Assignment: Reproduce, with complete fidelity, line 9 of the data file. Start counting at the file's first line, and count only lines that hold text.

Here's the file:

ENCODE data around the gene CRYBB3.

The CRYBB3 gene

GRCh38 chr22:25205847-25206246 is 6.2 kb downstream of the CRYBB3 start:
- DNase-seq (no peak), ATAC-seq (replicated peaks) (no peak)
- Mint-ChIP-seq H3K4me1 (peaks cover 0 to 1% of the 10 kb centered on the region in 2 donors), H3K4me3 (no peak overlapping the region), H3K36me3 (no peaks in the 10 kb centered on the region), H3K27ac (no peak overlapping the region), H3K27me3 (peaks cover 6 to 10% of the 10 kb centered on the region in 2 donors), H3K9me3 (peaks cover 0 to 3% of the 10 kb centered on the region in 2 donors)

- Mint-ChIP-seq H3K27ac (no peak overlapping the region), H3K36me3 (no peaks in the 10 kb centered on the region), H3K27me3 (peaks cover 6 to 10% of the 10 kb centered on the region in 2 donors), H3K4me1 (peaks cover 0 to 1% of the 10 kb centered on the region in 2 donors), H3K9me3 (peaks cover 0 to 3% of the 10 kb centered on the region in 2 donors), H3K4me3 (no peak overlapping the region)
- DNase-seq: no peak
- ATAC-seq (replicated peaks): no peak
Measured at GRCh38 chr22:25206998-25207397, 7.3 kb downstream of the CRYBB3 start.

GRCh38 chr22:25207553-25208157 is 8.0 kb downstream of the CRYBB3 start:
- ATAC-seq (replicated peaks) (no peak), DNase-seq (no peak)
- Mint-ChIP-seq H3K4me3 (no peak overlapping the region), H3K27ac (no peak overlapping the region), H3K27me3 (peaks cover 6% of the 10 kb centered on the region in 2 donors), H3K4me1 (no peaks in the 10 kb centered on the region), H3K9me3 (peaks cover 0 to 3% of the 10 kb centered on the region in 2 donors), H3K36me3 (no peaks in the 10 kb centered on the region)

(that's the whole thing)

Measured at GRCh38 chr22:25206998-25207397, 7.3 kb downstream of the CRYBB3 start.